Further literature about special topics
 Longitudinal network data

 jimi Adams and David Schaefer (2018).
Visualizing Stochastic Actorbased Model Microsteps.
Socius, "Sociological Research for a Dynamic World", Sage Publications.
DOI:
https://doi.org/10.1177/2378023118816545
This visualization provides a dynamic representation of the microsteps
involved in modeling network and behavior change with a stochastic
actorbased model.
See the
script for executing this at the Siena scripts page.
 Per Block, Christoph Stadtfeld, and Tom A. B. Snijders (2019).
Forms of Dependence: Comparing SAOMs and ERGMs From Basic Principles.
Sociological Methods & Research, 48, 202239.
DOI:
http://dx.doi.org/10.1177/0049124116672680
 Koskinen, Johan H., and Snijders, Tom A.B., (2007).
Bayesian inference for dynamic social network data.
Journal of Statistical Planning and Inference, 137 (2007), 39303938.
DOI:
http://dx.doi.org/10.1016/j.jspi.2007.04.011.
 Lars Leszczensky, Harald Beier, Hanno Kruse and Sebastian Pink (2016).
Collecting network panel data in schools: Practical guidance based on
the experiences of three German research projects.
http://www.mzes.unimannheim.de/publications/wp/wp166.pdf
 Jürgen Lerner, Natalie Indlekofer, Bobo Nick, and Ulrik Brandes (2013).
Conditional independence in dynamic networks.
Journal of Mathematical Psychology, 57, 275283.
DOI:
http://dx.doi.org/10.1016/j.jmp.2012.03.002.
Compares conditional independence models with Temporal Exponential
Random Graph models and Stochastic ActorOriented Models.
"Our results suggest that conditional independence models are inappropriate
as a general model for network evolution and can lead to distorted substantive
findings on structural network effects, such as transitivity.
On the other hand, the conditional independence
assumption becomes less severe when interobservation times are relatively short."
 Josh A. Lospinoso and Tom A. B. Snijders (2019).
Goodness of fit for Stochastic ActorOriented Models.
Methodological Innovations, 12, 2059799119884282.
DOI:
https://doi.org/10.1177/2059799119884282.
The theoretical basis for the sienaGOF function.
 Schweinberger, Michael, and Snijders, Tom A.B., (2007).
Markov models for digraph panel data: Monte Carlobased
derivative estimation.
Computational Statistics and Data Analysis 51, 44654483.
The theoretical basis for the estimation of standard errors,
based on the score function.
 Schweinberger, Michael (2020).
Statistical inference for continuoustime Markov processes with block structure
based on discretetime network data.
Statistica Neerlandica 74, 342362.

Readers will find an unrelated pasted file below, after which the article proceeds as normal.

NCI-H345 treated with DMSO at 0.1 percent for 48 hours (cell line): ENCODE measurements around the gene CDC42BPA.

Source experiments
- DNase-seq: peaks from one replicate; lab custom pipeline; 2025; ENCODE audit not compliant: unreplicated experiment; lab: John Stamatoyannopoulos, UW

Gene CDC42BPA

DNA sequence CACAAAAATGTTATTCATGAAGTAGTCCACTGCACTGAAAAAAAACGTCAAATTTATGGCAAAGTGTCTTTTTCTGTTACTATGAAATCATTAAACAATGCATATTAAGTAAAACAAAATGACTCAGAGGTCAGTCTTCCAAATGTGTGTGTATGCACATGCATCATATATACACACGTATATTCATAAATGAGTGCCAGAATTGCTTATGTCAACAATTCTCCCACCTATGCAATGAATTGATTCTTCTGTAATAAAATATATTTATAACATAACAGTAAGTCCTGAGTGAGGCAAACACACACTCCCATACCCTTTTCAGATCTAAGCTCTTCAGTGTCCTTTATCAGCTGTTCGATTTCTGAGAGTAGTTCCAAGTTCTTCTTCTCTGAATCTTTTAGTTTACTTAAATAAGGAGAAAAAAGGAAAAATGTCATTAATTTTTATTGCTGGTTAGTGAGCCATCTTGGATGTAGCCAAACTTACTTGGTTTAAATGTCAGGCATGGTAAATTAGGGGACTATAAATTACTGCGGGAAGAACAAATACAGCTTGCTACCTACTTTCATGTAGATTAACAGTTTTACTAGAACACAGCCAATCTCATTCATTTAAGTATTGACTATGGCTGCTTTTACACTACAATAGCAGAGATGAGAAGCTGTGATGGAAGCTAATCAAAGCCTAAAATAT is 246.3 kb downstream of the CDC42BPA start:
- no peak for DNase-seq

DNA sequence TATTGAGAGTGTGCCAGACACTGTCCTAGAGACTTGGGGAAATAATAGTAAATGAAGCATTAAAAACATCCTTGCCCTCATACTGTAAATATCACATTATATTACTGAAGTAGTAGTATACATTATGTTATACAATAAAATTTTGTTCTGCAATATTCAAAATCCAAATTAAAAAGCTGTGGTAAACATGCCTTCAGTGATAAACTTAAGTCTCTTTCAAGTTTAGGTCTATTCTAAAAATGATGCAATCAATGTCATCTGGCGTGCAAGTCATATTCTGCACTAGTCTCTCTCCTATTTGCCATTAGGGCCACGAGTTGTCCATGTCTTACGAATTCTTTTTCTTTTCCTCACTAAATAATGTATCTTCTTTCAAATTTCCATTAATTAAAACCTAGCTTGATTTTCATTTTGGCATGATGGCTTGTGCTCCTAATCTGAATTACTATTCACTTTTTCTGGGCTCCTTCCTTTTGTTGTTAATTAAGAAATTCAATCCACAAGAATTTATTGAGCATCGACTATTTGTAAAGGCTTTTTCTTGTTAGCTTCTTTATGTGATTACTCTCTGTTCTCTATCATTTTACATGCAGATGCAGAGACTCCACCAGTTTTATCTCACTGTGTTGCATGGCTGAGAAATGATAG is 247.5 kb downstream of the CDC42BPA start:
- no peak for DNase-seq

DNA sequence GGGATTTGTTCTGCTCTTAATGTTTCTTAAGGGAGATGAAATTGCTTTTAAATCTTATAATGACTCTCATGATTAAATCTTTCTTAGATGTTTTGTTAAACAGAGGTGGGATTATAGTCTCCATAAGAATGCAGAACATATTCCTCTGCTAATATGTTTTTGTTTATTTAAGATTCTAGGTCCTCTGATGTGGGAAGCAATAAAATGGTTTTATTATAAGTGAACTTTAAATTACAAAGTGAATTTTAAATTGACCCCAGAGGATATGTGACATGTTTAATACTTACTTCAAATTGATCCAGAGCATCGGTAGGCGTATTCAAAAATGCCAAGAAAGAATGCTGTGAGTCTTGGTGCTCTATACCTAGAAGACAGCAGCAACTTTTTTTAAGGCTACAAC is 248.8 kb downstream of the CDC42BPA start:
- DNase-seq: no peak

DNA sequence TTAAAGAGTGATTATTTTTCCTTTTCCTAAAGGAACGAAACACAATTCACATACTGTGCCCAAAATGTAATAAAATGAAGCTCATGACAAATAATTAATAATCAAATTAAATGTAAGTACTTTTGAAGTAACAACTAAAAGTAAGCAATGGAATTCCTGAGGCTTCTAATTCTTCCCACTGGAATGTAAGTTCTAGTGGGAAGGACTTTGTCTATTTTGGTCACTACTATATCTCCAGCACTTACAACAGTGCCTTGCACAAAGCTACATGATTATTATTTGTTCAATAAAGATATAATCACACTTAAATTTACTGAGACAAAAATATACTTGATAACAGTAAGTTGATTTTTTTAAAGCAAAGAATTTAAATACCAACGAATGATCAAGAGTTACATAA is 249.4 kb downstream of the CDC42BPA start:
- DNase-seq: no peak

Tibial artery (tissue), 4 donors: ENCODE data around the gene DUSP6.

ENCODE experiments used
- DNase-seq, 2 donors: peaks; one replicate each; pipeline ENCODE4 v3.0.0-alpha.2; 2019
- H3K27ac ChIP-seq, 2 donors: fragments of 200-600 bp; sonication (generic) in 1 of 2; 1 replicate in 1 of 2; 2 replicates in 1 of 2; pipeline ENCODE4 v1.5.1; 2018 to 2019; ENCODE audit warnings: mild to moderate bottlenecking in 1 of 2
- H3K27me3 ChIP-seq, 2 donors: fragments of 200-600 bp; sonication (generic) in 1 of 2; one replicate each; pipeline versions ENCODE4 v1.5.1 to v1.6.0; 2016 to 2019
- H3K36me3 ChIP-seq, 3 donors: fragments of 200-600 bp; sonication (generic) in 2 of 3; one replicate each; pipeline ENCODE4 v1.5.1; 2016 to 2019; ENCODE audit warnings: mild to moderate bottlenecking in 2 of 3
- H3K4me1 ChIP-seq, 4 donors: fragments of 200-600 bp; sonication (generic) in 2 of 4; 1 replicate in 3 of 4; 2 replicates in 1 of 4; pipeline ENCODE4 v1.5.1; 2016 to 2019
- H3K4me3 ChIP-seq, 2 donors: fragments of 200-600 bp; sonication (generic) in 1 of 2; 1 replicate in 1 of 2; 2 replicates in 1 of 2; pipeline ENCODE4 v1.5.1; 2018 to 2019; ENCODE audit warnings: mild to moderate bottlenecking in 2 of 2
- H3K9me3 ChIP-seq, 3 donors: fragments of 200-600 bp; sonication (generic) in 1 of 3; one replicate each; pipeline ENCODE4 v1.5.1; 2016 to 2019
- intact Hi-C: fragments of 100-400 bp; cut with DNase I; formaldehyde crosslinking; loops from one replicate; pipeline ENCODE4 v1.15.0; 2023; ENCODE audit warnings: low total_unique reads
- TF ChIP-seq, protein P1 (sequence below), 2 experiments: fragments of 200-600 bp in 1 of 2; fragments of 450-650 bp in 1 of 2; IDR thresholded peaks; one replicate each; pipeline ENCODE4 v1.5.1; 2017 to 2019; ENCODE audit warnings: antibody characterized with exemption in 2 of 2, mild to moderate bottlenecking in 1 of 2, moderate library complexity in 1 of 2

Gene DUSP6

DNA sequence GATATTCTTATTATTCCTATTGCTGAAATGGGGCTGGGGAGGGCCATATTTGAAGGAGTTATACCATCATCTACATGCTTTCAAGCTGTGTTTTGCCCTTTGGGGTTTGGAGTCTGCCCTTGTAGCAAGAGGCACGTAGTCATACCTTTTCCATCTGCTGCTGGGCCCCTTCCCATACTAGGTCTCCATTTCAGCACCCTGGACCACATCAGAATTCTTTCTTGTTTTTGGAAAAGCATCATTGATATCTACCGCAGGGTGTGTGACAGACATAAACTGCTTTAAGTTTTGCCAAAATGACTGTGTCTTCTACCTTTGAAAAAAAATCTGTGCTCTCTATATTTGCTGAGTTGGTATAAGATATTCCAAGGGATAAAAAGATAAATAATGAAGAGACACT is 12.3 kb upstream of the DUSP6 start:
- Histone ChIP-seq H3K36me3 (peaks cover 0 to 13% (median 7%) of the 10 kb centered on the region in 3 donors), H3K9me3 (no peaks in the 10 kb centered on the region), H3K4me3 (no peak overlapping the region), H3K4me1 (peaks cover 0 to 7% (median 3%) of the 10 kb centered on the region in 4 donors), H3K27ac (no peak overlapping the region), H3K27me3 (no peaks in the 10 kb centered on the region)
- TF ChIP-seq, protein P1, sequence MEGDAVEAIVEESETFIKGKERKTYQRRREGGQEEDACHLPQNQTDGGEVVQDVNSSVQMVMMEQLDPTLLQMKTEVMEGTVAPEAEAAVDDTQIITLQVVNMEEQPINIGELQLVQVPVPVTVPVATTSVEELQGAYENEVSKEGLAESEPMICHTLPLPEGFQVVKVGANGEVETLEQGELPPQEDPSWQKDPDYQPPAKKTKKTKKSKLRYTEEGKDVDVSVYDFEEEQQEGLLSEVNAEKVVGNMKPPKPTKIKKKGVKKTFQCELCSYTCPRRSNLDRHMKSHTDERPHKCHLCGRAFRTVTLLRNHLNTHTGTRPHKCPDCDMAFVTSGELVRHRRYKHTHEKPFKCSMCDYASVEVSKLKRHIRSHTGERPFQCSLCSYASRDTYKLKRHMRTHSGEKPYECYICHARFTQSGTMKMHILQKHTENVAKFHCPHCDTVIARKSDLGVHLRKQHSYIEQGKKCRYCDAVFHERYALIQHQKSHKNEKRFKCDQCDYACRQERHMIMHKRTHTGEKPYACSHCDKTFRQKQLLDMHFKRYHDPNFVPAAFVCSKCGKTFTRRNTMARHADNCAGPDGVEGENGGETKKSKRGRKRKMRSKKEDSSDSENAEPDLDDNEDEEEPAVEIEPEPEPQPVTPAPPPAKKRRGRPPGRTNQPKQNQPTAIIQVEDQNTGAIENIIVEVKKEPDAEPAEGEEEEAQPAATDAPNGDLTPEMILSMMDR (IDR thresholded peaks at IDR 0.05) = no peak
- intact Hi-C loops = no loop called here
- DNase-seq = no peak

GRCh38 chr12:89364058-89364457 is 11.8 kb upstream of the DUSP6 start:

DOI:
http://dx.doi.org/10.1111/stan.12196
This method is not contained in the RSiena package.
It is implemented in an extended version of the earlier Delphi code in
Siena 3, available from the author's website.
 Snijders, Tom A.B (2003).
Accounting for Degree Distributions
in Empirical Analysis of Network Dynamics.
Pp. 146161 in: R. Breiger, K. Carley, and P. Pattison (eds.),
Dynamic Social Network Modeling and Analysis: Workshop Summary and Papers.
National Research Council of the National Academies.
Washington, DC: The National Academies Press.
This is about an alternative model for network evolution which gives
more flexibility in modeling the distribution of the outdegrees.
 Snijders, Tom A.B. (2011).
Statistical models for dynamics of social networks:
inference and applications.
Proceedings,
58th Congress of the International
Statistical Institute, Dublin, August 2126, 2011.
The general actororiented model is explained, and
an application is given to the like and dislike relation
in Sampson's monastery data: this is a signed graph
represented here as a multivariate relation,
of which one relation is positive and the other negative.
 Tom A.B. Snijders and Frank Kalter (2020).
Religious diversity and social cohesion in German classrooms;
A micromacro study based on empirical simulations.
In:
Advances in the sociology of trust and cooperation;
Theory, experiments, and field studies,
edited by Vincent Buskens, Rense Corten, and Chris Snijders; De Gruyter.
Open Access: PDF ISBN 9783110647495, EPUB ISBN 9783110647617.
Publication date: October, 2020.
This chapter proposes an integrated statistical approach to studying
the micromacro transition by combining a random coefficient multilevel
approach with the Stochastic ActorOriented Model.
This is elaborated for the substantively interesting and topical
question whether the growing ethnic and religious
diversity in our societies, along with the wellknown tendency
for homophily, necessarily lead to a decline in social cohesion.
 Tom A.B. Snijders and Alessandro Lomi (2019).
Beyond Homophily:
Incorporating Actor Variables in Statistical Network Models.
Network Science, 7, 119.
Next to homophily, three other mechanisms are discussed that may play